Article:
N2 (Nitrogen) Molar Mass (With Calculations)

N2 (Nitrogen) Molar Mass

Molar mass of N2 is 28.014 g/mol.

Well, now you have come to know the molar mass of N2.

But how can you get this value?

Let me show you the calculation to get the molar mass of N2 (Nitrogen).

If you are a visual learner like me, then here is a short one minute video for you.

N2 Molar Mass Calculation

If you have a periodic table with you, then you can easily calculate the molar mass of N2 (Nitrogen).

Because the molar mass of any molecule (or compound) can be calculated by simply adding the molar masses of individual atoms.

Now here we have to find the molar mass of N2 (Nitrogen).

So for that, have a look at the periodic table given below.

You can see the molar mass value of all the atoms from this periodic table.

Now in N2, there are 2 Nitrogen atoms.

So let’s look at the molar mass of Nitrogen from the above periodic table.

You can see that;

The molar mass of Nitrogen is 14.007 g/mol. [1]

Now, to calculate the molar mass of N2, you just have to add the molar mass of all the individual atoms that are present in N2.

You can see that in N2, there are 2 Nitrogen atoms.

So, Molar mass of N2 = Molar mass of 2 Nitrogen (N) atoms.
= (14.007) 2
= 28.014 g/ mol

Hence the Molar mass of N2 is 28.014 g/mol.

I hope you have understood the short and simple calculation for finding the molar mass of N2.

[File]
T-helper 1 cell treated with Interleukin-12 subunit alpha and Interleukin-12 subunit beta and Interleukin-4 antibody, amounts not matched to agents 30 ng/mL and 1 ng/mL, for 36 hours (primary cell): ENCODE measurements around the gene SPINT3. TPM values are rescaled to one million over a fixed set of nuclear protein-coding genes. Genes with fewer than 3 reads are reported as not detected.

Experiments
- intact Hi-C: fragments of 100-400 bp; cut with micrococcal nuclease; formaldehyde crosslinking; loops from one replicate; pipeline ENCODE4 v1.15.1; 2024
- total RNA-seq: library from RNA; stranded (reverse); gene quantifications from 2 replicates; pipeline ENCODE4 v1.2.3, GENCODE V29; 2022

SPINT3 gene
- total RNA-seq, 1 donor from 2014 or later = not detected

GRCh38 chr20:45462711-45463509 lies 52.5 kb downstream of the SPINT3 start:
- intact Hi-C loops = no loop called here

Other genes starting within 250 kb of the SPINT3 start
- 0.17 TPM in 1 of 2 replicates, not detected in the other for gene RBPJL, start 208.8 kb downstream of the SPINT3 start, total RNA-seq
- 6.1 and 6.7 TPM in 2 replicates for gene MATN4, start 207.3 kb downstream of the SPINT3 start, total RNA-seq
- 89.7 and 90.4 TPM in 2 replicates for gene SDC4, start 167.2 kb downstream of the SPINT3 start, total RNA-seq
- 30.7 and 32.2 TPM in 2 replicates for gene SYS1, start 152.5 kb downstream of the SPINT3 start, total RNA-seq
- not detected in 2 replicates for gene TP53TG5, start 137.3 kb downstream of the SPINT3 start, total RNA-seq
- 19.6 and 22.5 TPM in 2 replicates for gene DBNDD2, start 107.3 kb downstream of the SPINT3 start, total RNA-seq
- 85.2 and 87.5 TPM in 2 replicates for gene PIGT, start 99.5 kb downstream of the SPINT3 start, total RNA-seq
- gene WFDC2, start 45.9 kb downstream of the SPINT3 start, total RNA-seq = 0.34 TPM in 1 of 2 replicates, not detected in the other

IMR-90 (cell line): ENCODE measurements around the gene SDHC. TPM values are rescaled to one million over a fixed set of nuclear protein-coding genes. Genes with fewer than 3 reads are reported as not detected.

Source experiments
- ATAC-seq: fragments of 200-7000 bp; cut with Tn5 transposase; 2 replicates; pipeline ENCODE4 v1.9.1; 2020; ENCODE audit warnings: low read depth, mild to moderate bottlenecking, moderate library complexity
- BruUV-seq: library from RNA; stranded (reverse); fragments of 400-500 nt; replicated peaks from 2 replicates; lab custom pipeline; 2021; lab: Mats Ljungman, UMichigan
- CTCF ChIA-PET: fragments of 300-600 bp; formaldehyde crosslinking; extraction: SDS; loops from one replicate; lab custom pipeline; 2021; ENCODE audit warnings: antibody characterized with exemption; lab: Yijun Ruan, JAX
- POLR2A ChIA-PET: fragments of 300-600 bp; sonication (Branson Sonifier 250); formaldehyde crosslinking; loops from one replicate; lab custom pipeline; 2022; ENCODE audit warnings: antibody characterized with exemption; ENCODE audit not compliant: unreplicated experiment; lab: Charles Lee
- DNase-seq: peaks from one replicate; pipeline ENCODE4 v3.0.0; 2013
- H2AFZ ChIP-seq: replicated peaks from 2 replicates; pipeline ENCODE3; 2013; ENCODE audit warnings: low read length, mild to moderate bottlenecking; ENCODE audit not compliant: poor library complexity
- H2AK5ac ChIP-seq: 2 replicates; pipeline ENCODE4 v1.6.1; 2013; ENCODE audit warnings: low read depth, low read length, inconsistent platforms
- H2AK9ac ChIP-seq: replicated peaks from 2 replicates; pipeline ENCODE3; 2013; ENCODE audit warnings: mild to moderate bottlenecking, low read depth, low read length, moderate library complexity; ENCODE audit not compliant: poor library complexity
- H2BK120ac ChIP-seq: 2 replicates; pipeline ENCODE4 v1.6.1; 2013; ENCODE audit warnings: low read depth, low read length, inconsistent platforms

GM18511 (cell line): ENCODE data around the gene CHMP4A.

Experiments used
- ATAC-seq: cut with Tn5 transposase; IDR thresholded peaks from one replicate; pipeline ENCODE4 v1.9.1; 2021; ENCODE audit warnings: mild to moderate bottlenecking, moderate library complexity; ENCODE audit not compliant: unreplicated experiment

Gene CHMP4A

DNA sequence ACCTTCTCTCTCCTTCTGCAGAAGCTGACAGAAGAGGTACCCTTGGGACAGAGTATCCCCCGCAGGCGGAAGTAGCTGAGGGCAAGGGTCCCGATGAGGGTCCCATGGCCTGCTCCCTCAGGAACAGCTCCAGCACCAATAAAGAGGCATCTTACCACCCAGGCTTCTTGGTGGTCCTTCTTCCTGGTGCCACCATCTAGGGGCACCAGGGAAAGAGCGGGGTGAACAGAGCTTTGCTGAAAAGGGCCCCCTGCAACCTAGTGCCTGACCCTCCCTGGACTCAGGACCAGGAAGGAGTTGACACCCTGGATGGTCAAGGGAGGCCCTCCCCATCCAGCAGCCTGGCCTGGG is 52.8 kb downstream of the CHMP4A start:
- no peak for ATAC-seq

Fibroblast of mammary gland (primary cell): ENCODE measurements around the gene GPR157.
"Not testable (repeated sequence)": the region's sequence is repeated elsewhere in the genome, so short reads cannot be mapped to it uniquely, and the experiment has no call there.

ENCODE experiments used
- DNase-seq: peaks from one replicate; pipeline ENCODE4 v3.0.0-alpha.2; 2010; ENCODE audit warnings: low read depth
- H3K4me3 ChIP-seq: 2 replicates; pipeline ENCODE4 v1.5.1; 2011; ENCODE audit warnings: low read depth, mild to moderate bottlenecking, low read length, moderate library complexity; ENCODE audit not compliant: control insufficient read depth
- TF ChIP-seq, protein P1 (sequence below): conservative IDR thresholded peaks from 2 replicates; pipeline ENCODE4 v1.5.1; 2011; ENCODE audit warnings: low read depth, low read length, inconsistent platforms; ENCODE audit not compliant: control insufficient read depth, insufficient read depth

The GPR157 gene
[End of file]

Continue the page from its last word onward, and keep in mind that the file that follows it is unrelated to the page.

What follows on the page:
Remember

  • In some books, you may see the unit of molar mass as grams/mole or g/mole. But all these units (i.e g/mol, grams/mole and g/mole) are the same. 
  • Always follow the calculation order to avoid any mistakes in calculation. First solve the brackets, then multiplications and at last do the final addition.
  • And don’t forget to put the unit g/mol to your final calculated molar mass.

Check out other related topics for more practice;
Cl2 Molar Mass
H2SO4 (Sulfuric acid) Molar Mass
Glucose (C6H12O6) Molar Mass
KCl (Potassium chloride) Molar Mass
Acetic acid (CH3COOH) Molar Mass

Author

Jay is an educator and has helped more than 100,000 students in their studies by providing simple and easy explanations on different science-related topics. With a desire to make learning accessible for everyone, he founded Knords Learning, an online chemistry learning platform that provides students with easily understandable explanations.

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